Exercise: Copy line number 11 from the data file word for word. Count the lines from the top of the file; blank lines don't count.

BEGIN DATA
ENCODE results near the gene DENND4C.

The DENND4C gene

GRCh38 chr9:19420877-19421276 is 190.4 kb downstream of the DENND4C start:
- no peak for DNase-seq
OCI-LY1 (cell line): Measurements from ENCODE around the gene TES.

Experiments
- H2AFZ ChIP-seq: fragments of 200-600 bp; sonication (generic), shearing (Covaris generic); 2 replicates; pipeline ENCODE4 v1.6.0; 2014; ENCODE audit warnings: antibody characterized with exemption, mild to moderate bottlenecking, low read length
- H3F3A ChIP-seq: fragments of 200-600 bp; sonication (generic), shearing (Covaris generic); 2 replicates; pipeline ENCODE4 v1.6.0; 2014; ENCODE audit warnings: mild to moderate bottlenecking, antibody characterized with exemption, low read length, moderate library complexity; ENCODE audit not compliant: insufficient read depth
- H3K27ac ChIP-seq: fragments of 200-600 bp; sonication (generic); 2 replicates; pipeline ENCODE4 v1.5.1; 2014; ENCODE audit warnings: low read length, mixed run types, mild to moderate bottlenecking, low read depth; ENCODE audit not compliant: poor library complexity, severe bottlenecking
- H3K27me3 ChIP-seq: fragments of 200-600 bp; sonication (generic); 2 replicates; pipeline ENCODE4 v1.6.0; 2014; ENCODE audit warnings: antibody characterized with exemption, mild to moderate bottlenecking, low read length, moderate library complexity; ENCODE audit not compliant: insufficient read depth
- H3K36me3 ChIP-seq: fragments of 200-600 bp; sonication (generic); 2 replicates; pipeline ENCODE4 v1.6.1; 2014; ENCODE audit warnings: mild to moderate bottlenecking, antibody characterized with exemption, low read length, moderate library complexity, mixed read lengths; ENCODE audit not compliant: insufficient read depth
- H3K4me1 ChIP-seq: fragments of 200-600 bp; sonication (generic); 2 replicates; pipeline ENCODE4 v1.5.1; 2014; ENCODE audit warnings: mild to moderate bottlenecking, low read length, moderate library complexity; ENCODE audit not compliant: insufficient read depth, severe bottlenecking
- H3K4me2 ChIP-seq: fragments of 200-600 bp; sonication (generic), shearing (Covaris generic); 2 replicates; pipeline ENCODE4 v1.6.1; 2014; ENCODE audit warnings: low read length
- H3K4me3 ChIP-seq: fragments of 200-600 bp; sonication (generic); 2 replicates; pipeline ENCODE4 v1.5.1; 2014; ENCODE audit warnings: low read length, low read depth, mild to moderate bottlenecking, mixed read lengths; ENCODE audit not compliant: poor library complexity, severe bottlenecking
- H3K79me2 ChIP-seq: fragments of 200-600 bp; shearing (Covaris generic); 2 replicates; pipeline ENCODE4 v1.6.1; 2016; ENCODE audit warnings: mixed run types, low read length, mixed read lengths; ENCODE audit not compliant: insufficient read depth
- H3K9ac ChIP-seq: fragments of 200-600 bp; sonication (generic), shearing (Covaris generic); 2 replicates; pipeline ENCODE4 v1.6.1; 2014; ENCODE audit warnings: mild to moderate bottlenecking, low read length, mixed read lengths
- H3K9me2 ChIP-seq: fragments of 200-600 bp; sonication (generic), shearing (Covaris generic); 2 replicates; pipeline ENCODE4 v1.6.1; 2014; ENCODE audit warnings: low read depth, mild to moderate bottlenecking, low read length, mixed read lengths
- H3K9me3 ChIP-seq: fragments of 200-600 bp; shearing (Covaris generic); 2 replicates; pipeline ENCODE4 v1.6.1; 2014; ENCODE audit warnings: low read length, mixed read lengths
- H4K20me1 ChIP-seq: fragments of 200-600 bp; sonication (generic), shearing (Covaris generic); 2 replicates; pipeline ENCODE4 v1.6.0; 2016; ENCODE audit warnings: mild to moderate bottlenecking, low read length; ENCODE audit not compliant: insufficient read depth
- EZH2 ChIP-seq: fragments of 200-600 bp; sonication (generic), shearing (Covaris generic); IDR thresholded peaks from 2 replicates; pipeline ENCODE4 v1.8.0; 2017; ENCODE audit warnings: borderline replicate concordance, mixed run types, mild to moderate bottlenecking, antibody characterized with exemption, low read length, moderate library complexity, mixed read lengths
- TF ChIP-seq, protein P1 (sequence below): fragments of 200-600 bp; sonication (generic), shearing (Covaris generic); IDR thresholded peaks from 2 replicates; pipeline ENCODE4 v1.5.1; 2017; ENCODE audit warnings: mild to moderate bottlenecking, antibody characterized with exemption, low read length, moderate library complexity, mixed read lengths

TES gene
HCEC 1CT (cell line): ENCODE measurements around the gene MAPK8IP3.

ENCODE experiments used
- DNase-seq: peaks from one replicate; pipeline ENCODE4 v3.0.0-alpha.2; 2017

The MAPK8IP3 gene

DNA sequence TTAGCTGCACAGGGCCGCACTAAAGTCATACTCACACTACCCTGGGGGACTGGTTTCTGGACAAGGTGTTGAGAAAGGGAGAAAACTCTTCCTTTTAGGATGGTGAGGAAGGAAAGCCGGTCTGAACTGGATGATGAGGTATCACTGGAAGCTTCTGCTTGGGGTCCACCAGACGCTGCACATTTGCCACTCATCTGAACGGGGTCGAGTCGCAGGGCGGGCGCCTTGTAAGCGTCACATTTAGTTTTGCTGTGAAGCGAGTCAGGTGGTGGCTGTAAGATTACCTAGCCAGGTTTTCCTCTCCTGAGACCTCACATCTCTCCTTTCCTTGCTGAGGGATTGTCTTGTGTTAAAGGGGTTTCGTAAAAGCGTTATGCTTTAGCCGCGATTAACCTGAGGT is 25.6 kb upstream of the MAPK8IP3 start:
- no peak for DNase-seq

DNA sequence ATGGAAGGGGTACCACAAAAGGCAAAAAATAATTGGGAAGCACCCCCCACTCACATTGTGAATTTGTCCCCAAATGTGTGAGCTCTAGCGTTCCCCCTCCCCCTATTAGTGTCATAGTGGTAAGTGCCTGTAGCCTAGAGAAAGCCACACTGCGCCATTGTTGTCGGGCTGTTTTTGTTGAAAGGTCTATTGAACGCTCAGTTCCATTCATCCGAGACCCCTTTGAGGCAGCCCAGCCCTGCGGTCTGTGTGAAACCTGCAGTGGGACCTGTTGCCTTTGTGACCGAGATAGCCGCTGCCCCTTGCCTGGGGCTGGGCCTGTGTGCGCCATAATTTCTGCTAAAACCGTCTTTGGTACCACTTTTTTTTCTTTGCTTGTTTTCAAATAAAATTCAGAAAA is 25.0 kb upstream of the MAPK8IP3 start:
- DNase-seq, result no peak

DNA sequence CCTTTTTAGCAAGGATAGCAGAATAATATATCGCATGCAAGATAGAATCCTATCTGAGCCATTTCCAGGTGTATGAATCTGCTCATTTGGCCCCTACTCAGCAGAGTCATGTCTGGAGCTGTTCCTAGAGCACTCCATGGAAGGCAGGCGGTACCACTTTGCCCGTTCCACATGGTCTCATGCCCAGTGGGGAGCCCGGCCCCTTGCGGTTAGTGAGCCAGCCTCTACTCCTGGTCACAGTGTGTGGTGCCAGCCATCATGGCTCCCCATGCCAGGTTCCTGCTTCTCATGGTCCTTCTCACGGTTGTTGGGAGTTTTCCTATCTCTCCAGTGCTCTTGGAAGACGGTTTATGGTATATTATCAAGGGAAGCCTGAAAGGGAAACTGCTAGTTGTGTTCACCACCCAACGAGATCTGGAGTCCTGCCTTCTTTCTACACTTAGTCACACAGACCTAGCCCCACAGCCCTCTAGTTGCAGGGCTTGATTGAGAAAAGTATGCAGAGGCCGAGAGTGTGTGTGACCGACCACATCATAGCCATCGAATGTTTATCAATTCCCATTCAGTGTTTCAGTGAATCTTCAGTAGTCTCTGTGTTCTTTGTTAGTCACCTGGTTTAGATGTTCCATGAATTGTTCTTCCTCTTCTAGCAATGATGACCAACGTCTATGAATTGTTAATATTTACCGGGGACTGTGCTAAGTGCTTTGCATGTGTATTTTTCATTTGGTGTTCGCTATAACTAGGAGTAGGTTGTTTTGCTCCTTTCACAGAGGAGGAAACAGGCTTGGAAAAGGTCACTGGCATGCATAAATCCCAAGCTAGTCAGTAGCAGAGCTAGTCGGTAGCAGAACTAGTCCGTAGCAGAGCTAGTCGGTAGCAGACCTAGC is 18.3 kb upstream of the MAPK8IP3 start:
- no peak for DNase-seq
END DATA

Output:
- H3K36me3 ChIP-seq: fragments of 200-600 bp; sonication (generic); 2 replicates; pipeline ENCODE4 v1.6.1; 2014; ENCODE audit warnings: mild to moderate bottlenecking, antibody characterized with exemption, low read length, moderate library complexity, mixed read lengths; ENCODE audit not compliant: insufficient read depth